The end is in sight for California’s hellacious fire weather threat, but one more day remains in which active blazes will be difficult to contain, and new ones could erupt. At the same time, a suffocating plume of smoke fills the air in many parts of northern and central California, which will take some time to disperse.
In northern California, where the catastrophic Camp Fire became the state’s most destructive blaze on record, conditions conducive to fires are easing. The National Weather Service reports it’s still bone-dry, but winds have begun to relax, and by Tuesday, the fire risk is expected to return to normal.
But in Southern California, where the Woolsey Fire has charred nearly 92,000 acres, the Weather Service describes a “very volatile environment favorable for rapid fire spread/growth” through Tuesday. In some areas, the relative humidity percentages are expected to dip into the single digits while winds roar down the mountain slopes at 30 to 40 mph, gusting even higher.
Red-flag warnings are in effect through Tuesday for very rapid fire growth and extreme fire behavior. These dangerous conditions could even linger into Wednesday morning. After that, winds are forecast to decrease.
Air quality has plummeted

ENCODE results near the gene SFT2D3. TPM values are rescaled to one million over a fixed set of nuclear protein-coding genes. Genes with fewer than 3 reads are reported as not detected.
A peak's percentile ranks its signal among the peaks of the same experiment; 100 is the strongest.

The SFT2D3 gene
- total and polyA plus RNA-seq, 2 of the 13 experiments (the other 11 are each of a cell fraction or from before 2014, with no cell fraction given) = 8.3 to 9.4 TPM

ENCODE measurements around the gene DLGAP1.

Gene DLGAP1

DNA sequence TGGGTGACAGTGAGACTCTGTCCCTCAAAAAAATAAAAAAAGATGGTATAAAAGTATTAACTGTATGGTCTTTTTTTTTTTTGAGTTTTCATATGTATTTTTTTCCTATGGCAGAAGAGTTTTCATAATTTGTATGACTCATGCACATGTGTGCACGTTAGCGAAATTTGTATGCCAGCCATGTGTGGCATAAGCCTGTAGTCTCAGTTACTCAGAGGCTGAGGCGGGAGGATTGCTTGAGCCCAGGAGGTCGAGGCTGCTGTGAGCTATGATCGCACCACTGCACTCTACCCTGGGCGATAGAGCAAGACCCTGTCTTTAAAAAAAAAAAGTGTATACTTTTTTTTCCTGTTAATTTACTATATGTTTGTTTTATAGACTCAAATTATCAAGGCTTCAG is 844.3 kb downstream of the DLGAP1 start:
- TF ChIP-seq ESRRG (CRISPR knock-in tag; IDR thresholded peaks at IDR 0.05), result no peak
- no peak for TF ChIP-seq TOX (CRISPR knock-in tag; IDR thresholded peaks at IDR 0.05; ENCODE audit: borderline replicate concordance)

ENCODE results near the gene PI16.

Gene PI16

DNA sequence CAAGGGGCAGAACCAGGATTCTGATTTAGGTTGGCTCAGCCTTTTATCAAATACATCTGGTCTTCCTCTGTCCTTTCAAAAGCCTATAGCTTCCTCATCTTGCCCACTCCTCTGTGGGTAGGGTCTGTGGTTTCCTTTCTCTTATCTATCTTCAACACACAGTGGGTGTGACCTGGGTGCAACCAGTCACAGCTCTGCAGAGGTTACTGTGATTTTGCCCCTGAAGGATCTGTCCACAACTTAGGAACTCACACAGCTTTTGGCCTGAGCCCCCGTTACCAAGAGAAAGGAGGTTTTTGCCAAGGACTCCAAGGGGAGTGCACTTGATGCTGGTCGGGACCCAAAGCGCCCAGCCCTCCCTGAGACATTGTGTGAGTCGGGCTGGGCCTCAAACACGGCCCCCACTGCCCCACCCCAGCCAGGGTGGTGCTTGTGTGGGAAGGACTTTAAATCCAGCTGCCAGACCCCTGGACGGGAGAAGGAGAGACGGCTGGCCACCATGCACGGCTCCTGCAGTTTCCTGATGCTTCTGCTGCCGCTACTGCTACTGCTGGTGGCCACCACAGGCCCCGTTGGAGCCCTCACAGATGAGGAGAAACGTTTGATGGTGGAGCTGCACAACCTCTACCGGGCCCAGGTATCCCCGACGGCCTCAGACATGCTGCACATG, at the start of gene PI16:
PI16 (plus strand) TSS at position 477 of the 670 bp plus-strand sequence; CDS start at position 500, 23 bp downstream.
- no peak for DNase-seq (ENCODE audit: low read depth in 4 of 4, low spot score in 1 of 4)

Even as the fire conditions are no longer as severe in northern California, the Camp Fire is only 25 percent contained and is pumping out a thick veil of smoke.
Many areas around Sacramento and San Francisco are experiencing unhealthy air quality as a result. San Francisco reported an air quality index of 164 at noon Monday, which is “unhealthy” or code red. Sacramento’s level was 177, also in the unhealthy range.
Air quality was forecast to remain in this unhealthy range in both cities Tuesday.
“Try to limit outdoor activity and check on sensitive groups,” the Weather Service office in Sacramento said.
The Weather Service said that because of a strong temperature inversion in the Sacramento Valley, the smoke may be trapped there for several more days.
Next week, weather models are advertising an auspicious pattern change for the entire state, with back-to-back rain events leading into Thanksgiving. This should help put out lingering fires and clear the air of the noxious smoke.